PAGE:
But I do think we sould get rid of common components, like the butter for Grease. It's ridiculous. Can you imagine a Wizard having a pile of minitature targets in his backpack just so he can cast True Strike ? Most of the time, these components are ignored by buying a component bag, which is then ignored for the rest of the campaign and just rots away as one line in a player's inventory, never to be used again, or because the PC is a Sorcerer. These components really don't play a part in the story and just make things cartoony.

I'm talking about spells for which the material component is ridiculous/useless. Some spells are different. For instance, Dragon Breath requires you to have a scale of the right color, and Alarm requires you to have a bell (I remember seeing in Carrion Crown a room where you can actually spot an Alarm spell by spotting a litle bell attached to a string). Those spells, which ACTIVELY use their component, should keep them as focus, just like the weapon as focus for the Dancing Blade spell.


Tresondros wrote:

I strongly disagree.

Material components are one of the things that makes magic feel like magic. Its flavorful and promotes the idea that "how" your character does their magic and the description that flows from that, is as important as the spells effects.

Its also a tool for DM's to control the most powerful class in the game.

Costless material components aren't much of a leash. If they start being something the DM limits, most wizards will just take Eschew Materials.

I don't really want to see material components go, and think a cost on things like Resurrection are important, but I think calling them a constraint on wizards is being generous.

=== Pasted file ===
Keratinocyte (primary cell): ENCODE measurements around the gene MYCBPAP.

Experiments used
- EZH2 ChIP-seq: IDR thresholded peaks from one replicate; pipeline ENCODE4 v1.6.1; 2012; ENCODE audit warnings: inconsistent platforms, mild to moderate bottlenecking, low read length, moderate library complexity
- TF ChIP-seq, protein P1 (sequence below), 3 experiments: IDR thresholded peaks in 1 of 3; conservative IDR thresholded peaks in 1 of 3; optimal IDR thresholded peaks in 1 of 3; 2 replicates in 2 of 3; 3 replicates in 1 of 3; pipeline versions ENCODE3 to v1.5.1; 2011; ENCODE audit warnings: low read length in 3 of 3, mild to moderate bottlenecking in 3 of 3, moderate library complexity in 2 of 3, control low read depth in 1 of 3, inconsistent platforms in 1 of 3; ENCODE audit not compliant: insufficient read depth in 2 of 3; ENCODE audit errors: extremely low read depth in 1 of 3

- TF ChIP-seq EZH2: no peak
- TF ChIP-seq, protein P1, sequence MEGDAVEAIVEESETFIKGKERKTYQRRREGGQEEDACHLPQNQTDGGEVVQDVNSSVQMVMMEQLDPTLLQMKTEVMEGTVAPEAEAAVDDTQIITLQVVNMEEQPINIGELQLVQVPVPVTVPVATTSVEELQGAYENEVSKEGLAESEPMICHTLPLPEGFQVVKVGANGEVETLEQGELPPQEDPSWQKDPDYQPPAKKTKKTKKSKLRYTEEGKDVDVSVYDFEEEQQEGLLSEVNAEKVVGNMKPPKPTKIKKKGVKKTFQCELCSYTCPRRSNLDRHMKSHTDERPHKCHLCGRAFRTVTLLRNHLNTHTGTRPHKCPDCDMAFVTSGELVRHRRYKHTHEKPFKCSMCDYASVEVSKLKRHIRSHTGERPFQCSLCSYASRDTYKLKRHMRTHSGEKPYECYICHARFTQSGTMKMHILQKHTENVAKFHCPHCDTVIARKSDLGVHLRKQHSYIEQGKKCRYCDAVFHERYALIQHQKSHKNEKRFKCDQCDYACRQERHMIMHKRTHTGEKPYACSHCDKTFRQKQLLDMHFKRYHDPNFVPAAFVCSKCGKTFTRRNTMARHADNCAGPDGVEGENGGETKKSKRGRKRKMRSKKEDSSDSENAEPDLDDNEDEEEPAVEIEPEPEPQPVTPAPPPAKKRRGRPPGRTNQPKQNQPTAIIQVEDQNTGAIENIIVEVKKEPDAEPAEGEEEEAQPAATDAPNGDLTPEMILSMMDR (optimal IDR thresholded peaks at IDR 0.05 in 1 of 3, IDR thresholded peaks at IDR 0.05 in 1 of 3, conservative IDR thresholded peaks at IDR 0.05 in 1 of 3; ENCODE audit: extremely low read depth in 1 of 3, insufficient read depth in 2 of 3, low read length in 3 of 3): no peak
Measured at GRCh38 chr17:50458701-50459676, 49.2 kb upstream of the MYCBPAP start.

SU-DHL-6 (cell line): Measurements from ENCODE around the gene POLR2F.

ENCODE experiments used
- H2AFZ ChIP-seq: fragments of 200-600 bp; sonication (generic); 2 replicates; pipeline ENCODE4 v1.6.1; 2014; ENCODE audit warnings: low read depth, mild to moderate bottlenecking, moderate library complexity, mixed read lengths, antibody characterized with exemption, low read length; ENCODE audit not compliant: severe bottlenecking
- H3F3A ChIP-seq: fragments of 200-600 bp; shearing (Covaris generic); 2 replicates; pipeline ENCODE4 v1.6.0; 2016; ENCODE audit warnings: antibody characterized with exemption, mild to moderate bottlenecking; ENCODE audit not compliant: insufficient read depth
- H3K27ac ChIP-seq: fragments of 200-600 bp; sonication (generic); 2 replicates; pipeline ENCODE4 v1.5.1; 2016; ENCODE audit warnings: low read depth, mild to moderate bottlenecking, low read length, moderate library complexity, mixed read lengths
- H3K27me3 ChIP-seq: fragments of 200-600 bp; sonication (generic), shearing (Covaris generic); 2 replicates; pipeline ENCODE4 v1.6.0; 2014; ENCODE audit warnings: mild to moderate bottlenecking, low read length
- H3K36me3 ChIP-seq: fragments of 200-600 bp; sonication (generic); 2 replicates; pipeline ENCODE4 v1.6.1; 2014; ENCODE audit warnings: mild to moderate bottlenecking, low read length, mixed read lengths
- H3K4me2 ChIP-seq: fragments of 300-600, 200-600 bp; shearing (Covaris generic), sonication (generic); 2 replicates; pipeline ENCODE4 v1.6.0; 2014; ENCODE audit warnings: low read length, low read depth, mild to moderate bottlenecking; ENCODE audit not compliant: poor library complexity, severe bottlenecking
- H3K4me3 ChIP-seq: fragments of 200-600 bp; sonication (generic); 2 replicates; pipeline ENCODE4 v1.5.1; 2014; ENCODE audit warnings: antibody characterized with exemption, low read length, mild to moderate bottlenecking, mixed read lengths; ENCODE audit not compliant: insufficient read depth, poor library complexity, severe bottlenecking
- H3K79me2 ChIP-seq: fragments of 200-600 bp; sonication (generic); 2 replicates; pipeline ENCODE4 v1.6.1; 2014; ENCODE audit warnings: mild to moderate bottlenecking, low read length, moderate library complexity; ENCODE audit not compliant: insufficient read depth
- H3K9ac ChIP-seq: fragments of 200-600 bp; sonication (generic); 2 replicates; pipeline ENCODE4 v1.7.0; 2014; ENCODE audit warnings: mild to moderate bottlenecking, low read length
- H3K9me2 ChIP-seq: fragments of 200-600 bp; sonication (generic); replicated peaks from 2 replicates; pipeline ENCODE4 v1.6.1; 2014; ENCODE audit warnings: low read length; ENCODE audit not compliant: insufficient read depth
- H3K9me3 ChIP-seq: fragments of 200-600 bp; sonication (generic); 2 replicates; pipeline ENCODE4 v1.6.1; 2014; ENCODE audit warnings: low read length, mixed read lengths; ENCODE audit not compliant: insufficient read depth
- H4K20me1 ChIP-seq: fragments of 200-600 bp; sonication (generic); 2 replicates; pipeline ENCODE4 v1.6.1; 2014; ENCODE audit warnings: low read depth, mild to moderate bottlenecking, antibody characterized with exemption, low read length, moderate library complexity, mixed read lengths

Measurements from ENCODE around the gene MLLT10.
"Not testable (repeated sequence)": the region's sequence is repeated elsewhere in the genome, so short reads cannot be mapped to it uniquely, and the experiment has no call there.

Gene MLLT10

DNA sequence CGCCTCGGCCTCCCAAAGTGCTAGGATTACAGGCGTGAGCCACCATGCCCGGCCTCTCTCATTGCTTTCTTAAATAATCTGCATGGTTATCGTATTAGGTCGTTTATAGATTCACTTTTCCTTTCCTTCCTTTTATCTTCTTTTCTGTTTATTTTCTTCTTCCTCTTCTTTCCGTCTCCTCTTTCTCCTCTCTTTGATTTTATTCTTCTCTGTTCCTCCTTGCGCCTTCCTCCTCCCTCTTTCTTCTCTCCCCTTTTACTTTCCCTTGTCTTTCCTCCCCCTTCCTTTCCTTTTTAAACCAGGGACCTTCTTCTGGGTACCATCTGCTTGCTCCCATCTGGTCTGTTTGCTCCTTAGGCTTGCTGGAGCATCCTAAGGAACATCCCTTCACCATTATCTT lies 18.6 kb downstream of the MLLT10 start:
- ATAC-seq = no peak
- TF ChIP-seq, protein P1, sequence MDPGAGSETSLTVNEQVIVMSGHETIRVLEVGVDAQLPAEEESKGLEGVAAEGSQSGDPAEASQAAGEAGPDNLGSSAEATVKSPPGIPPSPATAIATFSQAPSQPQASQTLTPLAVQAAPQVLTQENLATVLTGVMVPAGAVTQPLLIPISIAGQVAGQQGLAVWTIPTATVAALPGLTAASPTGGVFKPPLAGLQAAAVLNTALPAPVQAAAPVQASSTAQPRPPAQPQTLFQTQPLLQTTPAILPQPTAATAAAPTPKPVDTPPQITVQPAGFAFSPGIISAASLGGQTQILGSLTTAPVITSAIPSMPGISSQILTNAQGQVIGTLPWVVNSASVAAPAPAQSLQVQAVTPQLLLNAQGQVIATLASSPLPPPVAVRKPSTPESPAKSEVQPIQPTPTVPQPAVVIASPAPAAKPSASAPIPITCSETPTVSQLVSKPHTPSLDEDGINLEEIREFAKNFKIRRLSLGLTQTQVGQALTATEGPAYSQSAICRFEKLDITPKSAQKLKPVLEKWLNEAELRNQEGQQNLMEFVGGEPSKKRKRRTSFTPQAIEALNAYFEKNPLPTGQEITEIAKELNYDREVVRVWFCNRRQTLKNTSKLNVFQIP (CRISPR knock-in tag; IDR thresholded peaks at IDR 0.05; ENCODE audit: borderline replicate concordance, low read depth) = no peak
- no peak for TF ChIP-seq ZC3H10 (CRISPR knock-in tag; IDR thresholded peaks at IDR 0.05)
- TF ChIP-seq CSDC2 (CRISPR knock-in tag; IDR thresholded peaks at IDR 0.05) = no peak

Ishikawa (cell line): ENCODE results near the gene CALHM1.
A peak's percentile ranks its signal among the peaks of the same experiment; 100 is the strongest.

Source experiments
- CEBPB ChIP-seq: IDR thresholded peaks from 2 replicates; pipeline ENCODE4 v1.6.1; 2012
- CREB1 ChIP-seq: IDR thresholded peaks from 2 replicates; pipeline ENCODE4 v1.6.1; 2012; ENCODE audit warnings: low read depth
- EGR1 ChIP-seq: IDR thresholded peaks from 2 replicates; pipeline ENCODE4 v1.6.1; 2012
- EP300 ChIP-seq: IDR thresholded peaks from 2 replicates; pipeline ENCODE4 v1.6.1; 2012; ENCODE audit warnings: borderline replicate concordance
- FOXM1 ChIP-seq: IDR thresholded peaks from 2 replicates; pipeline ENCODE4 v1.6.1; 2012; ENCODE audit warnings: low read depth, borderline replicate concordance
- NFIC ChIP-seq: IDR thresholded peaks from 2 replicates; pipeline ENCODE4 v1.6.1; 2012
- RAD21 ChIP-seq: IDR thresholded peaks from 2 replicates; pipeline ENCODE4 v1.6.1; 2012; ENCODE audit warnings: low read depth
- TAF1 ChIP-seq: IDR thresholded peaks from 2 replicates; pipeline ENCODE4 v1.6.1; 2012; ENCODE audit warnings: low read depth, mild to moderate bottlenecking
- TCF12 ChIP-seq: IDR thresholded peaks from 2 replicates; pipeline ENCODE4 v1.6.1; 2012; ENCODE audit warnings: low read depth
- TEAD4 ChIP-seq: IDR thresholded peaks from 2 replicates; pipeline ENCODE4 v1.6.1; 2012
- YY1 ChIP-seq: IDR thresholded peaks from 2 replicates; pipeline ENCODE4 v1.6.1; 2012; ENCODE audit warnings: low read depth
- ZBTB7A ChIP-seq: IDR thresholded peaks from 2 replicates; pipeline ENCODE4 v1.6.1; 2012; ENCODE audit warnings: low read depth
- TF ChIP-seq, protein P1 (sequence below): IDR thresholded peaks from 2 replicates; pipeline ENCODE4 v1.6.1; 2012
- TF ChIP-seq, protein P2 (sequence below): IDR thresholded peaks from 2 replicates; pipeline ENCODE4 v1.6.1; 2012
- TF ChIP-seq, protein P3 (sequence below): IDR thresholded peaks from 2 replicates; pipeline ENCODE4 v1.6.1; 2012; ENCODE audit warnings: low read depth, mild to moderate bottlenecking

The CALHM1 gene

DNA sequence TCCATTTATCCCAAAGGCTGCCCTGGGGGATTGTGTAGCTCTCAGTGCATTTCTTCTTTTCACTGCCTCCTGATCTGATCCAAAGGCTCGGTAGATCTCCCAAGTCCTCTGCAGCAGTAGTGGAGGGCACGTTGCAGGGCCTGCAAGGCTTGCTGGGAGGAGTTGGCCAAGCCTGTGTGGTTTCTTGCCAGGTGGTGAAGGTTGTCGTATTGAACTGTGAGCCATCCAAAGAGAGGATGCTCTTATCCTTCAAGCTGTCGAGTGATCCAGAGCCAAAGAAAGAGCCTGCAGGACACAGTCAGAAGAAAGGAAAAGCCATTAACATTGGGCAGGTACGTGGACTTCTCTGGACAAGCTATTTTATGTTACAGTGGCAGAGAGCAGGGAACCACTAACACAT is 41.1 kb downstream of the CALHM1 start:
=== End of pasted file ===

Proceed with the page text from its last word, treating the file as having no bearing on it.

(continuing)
The Mad Comrade wrote:

Does every spell in the game need material components?

Or just the ones that provide stuff beyond the usual stuff of protection, mobility, reconnaissance, "buffs" and damage?

Tracking minutae such as M components of no significant cost and arcane foci of no significant cost is a hassle, not a reward.

Having them does not necessitate tracking them.

I would hate cheap/'free' components if they were tracked, fortunately PF1 doesn't track them


kyrt-ryder wrote:
The Mad Comrade wrote:

Does every spell in the game need material components?

Or just the ones that provide stuff beyond the usual stuff of protection, mobility, reconnaissance, "buffs" and damage?

Tracking minutae such as M components of no significant cost and arcane foci of no significant cost is a hassle, not a reward.

Having them does not necessitate tracking them.

I would hate cheap/'free' components if they were tracked, fortunately PF1 doesn't track them

They do in a way, via an easily obliterated item ... i.e., a feat tax of sorts.

When M components meaningfully contributed something, it is one thing. When they are effectively, for most spells, a series of "taxes" that primarily affects 2 classes ...


1 gold per pouch is a heck of a cheap tax.

I bet the fighter wishes his taxes were so cheap.


kyrt-ryder wrote:

1 gold per pouch is a heck of a cheap tax.

I bet the fighter wishes his taxes were so cheap.

Fighter's taxes have much higher hardness, hp and require a Sunder maneuver to dispatch.


kyrt-ryder wrote:
The Mad Comrade wrote:

Does every spell in the game need material components?